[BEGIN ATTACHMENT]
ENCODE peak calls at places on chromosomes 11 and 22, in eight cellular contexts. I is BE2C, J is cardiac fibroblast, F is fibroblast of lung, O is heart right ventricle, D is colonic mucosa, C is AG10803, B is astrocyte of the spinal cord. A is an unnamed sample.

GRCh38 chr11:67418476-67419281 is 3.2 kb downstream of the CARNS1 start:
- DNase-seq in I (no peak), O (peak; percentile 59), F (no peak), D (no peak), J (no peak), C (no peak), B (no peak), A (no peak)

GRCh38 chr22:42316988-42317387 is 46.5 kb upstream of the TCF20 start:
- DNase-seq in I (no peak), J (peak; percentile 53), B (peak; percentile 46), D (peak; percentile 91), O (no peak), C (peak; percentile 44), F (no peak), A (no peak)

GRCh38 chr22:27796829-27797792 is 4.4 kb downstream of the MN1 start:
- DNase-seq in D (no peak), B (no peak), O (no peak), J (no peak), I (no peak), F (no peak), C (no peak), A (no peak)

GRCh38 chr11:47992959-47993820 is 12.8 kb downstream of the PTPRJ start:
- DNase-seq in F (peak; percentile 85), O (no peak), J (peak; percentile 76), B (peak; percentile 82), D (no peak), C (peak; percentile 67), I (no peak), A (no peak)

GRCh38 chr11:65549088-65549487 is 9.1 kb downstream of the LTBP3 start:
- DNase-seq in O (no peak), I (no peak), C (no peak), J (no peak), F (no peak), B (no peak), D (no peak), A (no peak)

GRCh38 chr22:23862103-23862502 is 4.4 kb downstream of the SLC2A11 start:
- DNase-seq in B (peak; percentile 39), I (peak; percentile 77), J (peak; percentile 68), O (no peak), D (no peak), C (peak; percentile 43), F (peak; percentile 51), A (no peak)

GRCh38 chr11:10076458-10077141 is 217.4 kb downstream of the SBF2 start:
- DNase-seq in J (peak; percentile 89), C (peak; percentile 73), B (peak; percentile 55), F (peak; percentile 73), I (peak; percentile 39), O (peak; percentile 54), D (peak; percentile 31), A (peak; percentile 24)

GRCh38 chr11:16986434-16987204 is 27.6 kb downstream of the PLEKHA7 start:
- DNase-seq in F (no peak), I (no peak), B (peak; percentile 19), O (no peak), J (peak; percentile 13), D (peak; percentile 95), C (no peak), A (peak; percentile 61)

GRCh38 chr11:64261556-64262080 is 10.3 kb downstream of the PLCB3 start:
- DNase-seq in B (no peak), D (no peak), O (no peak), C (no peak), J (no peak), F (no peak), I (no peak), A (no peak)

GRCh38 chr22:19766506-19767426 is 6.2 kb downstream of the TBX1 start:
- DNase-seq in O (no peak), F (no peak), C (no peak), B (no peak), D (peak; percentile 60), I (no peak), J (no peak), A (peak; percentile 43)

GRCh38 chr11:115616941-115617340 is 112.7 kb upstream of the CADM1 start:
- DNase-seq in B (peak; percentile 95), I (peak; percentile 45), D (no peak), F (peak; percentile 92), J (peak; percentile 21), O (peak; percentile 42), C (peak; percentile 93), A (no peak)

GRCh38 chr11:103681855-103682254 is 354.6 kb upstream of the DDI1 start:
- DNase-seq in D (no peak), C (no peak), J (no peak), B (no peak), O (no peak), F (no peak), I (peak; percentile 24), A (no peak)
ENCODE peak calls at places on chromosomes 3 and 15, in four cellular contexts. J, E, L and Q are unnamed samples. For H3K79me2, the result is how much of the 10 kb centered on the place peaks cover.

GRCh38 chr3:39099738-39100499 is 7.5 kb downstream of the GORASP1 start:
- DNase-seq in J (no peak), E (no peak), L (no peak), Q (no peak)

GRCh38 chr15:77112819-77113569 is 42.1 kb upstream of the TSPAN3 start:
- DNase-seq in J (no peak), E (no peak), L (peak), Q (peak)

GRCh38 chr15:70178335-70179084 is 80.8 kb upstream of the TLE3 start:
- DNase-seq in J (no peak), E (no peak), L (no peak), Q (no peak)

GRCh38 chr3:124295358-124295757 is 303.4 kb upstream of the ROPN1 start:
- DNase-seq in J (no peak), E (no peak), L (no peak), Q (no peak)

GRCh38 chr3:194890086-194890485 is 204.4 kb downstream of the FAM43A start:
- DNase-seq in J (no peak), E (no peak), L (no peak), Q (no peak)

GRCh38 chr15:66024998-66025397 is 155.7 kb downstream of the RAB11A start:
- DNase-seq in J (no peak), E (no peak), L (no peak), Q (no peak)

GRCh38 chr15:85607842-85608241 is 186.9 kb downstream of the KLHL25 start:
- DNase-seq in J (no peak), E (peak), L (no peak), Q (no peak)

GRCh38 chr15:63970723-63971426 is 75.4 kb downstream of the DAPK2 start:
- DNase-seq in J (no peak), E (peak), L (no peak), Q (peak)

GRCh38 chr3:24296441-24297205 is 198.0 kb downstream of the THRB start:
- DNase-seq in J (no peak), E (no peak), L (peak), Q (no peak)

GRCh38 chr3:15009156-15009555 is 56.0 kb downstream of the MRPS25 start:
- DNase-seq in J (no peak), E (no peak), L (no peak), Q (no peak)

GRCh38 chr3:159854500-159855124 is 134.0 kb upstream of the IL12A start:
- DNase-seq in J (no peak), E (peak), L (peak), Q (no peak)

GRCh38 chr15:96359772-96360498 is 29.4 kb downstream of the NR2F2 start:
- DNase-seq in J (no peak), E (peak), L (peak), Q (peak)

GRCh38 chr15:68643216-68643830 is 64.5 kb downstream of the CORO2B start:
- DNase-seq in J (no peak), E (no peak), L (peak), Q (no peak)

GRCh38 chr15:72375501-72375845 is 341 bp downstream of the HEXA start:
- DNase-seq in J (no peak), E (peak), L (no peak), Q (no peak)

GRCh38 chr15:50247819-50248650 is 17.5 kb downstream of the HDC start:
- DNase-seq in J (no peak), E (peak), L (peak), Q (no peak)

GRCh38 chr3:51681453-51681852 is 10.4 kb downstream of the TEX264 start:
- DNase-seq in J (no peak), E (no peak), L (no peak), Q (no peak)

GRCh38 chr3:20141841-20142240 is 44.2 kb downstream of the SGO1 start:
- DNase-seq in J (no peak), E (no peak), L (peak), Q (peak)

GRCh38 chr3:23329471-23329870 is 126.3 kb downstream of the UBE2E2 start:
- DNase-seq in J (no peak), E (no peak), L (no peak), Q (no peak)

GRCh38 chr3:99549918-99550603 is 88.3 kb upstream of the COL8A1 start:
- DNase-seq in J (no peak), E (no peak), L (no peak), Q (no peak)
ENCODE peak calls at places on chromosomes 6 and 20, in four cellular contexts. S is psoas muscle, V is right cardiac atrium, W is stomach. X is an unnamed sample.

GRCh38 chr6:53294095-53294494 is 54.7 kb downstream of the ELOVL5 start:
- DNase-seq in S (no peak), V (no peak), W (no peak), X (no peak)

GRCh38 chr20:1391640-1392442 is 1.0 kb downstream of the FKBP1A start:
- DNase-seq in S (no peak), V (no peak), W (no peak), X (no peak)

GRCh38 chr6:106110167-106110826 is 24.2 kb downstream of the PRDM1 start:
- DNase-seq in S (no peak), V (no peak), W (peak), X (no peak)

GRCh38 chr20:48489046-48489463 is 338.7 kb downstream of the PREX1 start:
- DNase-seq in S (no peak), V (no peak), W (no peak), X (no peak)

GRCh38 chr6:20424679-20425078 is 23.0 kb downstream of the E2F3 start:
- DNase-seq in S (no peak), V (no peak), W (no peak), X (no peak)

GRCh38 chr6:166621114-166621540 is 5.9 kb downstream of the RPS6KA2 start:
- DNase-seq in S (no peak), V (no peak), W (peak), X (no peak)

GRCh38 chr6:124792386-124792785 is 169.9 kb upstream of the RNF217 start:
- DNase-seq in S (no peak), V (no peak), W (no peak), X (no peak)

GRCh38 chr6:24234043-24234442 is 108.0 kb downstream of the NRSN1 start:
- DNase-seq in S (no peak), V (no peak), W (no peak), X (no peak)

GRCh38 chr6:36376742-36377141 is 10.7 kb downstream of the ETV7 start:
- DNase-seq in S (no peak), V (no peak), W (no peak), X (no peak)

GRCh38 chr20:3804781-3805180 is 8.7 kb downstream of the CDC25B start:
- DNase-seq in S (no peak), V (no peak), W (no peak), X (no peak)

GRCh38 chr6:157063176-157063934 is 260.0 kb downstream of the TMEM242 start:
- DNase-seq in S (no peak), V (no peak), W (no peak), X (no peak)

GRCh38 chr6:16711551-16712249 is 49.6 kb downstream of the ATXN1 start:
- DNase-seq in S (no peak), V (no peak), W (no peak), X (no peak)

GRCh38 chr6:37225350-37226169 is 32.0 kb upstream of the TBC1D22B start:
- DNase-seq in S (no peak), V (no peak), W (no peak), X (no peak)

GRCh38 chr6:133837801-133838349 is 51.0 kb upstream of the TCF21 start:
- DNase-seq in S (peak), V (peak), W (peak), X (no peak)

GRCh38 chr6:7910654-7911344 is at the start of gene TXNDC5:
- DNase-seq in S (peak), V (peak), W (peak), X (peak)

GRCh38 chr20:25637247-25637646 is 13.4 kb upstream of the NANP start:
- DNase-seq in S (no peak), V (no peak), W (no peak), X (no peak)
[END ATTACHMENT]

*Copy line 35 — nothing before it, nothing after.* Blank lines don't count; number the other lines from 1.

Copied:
GRCh38 chr3:194890086-194890485 is 204.4 kb downstream of the FAM43A start: